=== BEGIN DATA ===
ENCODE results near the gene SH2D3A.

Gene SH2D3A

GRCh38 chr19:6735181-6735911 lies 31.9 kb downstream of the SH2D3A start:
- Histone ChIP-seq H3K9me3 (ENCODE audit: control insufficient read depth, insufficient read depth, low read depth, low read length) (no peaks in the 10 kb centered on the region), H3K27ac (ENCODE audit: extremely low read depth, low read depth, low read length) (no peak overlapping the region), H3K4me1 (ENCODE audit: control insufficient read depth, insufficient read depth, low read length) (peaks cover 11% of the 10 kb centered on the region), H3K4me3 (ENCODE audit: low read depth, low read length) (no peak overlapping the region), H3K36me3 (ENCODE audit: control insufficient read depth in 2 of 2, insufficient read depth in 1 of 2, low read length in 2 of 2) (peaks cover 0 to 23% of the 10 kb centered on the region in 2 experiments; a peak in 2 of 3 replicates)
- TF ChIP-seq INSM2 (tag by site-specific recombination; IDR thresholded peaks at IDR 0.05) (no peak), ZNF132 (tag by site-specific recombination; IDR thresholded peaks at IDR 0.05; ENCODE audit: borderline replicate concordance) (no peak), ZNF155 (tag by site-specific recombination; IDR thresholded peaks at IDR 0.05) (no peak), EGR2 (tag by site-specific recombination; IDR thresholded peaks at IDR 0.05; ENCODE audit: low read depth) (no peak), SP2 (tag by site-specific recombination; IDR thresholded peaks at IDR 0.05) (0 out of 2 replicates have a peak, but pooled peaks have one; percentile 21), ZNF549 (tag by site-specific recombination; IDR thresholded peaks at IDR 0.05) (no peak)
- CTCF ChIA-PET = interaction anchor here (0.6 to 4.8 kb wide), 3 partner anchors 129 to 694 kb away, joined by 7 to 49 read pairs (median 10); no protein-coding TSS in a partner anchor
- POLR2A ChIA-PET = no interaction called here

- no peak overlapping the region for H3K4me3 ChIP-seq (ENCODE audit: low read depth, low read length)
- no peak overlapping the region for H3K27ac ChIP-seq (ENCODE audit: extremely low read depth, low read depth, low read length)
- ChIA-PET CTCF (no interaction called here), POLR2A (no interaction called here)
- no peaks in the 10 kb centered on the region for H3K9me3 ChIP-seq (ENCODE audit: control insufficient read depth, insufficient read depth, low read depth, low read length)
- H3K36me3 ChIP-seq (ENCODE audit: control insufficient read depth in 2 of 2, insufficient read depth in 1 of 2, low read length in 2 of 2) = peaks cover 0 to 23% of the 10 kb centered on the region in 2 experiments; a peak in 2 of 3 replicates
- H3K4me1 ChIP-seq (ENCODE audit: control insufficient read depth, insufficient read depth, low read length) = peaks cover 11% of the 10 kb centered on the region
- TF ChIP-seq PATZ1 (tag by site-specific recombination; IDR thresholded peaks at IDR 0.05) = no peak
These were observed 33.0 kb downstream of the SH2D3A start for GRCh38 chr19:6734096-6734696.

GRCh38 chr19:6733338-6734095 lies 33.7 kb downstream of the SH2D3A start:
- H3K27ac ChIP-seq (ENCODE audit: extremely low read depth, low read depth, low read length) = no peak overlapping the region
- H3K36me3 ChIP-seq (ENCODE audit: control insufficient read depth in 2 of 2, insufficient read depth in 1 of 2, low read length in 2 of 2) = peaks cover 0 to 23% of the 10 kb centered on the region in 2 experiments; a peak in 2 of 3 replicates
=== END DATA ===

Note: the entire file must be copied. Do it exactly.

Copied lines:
ENCODE results near the gene SH2D3A.

Gene SH2D3A

GRCh38 chr19:6735181-6735911 lies 31.9 kb downstream of the SH2D3A start:
- Histone ChIP-seq H3K9me3 (ENCODE audit: control insufficient read depth, insufficient read depth, low read depth, low read length) (no peaks in the 10 kb centered on the region), H3K27ac (ENCODE audit: extremely low read depth, low read depth, low read length) (no peak overlapping the region), H3K4me1 (ENCODE audit: control insufficient read depth, insufficient read depth, low read length) (peaks cover 11% of the 10 kb centered on the region), H3K4me3 (ENCODE audit: low read depth, low read length) (no peak overlapping the region), H3K36me3 (ENCODE audit: control insufficient read depth in 2 of 2, insufficient read depth in 1 of 2, low read length in 2 of 2) (peaks cover 0 to 23% of the 10 kb centered on the region in 2 experiments; a peak in 2 of 3 replicates)
- TF ChIP-seq INSM2 (tag by site-specific recombination; IDR thresholded peaks at IDR 0.05) (no peak), ZNF132 (tag by site-specific recombination; IDR thresholded peaks at IDR 0.05; ENCODE audit: borderline replicate concordance) (no peak), ZNF155 (tag by site-specific recombination; IDR thresholded peaks at IDR 0.05) (no peak), EGR2 (tag by site-specific recombination; IDR thresholded peaks at IDR 0.05; ENCODE audit: low read depth) (no peak), SP2 (tag by site-specific recombination; IDR thresholded peaks at IDR 0.05) (0 out of 2 replicates have a peak, but pooled peaks have one; percentile 21), ZNF549 (tag by site-specific recombination; IDR thresholded peaks at IDR 0.05) (no peak)
- CTCF ChIA-PET = interaction anchor here (0.6 to 4.8 kb wide), 3 partner anchors 129 to 694 kb away, joined by 7 to 49 read pairs (median 10); no protein-coding TSS in a partner anchor
- POLR2A ChIA-PET = no interaction called here

- no peak overlapping the region for H3K4me3 ChIP-seq (ENCODE audit: low read depth, low read length)
- no peak overlapping the region for H3K27ac ChIP-seq (ENCODE audit: extremely low read depth, low read depth, low read length)
- ChIA-PET CTCF (no interaction called here), POLR2A (no interaction called here)
- no peaks in the 10 kb centered on the region for H3K9me3 ChIP-seq (ENCODE audit: control insufficient read depth, insufficient read depth, low read depth, low read length)
- H3K36me3 ChIP-seq (ENCODE audit: control insufficient read depth in 2 of 2, insufficient read depth in 1 of 2, low read length in 2 of 2) = peaks cover 0 to 23% of the 10 kb centered on the region in 2 experiments; a peak in 2 of 3 replicates
- H3K4me1 ChIP-seq (ENCODE audit: control insufficient read depth, insufficient read depth, low read length) = peaks cover 11% of the 10 kb centered on the region
- TF ChIP-seq PATZ1 (tag by site-specific recombination; IDR thresholded peaks at IDR 0.05) = no peak
These were observed 33.0 kb downstream of the SH2D3A start for GRCh38 chr19:6734096-6734696.

GRCh38 chr19:6733338-6734095 lies 33.7 kb downstream of the SH2D3A start:
- H3K27ac ChIP-seq (ENCODE audit: extremely low read depth, low read depth, low read length) = no peak overlapping the region
- H3K36me3 ChIP-seq (ENCODE audit: control insufficient read depth in 2 of 2, insufficient read depth in 1 of 2, low read length in 2 of 2) = peaks cover 0 to 23% of the 10 kb centered on the region in 2 experiments; a peak in 2 of 3 replicates